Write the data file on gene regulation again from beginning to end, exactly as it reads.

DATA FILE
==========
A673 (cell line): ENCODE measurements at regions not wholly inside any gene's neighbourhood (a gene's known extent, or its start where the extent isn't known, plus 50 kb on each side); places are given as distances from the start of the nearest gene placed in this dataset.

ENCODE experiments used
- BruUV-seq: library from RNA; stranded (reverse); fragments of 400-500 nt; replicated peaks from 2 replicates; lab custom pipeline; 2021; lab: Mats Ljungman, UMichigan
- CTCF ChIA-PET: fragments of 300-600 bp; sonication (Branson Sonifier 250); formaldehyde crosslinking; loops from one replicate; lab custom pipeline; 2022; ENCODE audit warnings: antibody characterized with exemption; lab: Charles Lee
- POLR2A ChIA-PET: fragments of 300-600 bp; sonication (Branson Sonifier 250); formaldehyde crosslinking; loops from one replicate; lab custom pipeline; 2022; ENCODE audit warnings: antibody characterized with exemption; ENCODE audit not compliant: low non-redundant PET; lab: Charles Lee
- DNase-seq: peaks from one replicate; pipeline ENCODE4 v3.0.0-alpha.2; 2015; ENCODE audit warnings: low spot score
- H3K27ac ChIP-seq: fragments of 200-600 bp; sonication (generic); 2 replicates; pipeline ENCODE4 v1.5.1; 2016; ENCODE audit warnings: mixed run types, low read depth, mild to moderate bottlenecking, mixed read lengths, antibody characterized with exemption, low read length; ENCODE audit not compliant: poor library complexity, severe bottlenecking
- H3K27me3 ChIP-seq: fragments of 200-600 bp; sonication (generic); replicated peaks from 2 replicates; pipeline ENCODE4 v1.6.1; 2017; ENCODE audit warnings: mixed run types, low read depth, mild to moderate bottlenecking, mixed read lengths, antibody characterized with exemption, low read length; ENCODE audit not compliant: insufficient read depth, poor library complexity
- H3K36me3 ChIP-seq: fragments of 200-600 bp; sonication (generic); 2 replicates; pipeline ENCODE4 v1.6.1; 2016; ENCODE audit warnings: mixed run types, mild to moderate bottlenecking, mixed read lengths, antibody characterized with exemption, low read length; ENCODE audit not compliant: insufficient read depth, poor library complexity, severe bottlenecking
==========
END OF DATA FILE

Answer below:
A673 (cell line): ENCODE measurements at regions not wholly inside any gene's neighbourhood (a gene's known extent, or its start where the extent isn't known, plus 50 kb on each side); places are given as distances from the start of the nearest gene placed in this dataset.

ENCODE experiments used
- BruUV-seq: library from RNA; stranded (reverse); fragments of 400-500 nt; replicated peaks from 2 replicates; lab custom pipeline; 2021; lab: Mats Ljungman, UMichigan
- CTCF ChIA-PET: fragments of 300-600 bp; sonication (Branson Sonifier 250); formaldehyde crosslinking; loops from one replicate; lab custom pipeline; 2022; ENCODE audit warnings: antibody characterized with exemption; lab: Charles Lee
- POLR2A ChIA-PET: fragments of 300-600 bp; sonication (Branson Sonifier 250); formaldehyde crosslinking; loops from one replicate; lab custom pipeline; 2022; ENCODE audit warnings: antibody characterized with exemption; ENCODE audit not compliant: low non-redundant PET; lab: Charles Lee
- DNase-seq: peaks from one replicate; pipeline ENCODE4 v3.0.0-alpha.2; 2015; ENCODE audit warnings: low spot score
- H3K27ac ChIP-seq: fragments of 200-600 bp; sonication (generic); 2 replicates; pipeline ENCODE4 v1.5.1; 2016; ENCODE audit warnings: mixed run types, low read depth, mild to moderate bottlenecking, mixed read lengths, antibody characterized with exemption, low read length; ENCODE audit not compliant: poor library complexity, severe bottlenecking
- H3K27me3 ChIP-seq: fragments of 200-600 bp; sonication (generic); replicated peaks from 2 replicates; pipeline ENCODE4 v1.6.1; 2017; ENCODE audit warnings: mixed run types, low read depth, mild to moderate bottlenecking, mixed read lengths, antibody characterized with exemption, low read length; ENCODE audit not compliant: insufficient read depth, poor library complexity
- H3K36me3 ChIP-seq: fragments of 200-600 bp; sonication (generic); 2 replicates; pipeline ENCODE4 v1.6.1; 2016; ENCODE audit warnings: mixed run types, mild to moderate bottlenecking, mixed read lengths, antibody characterized with exemption, low read length; ENCODE audit not compliant: insufficient read depth, poor library complexity, severe bottlenecking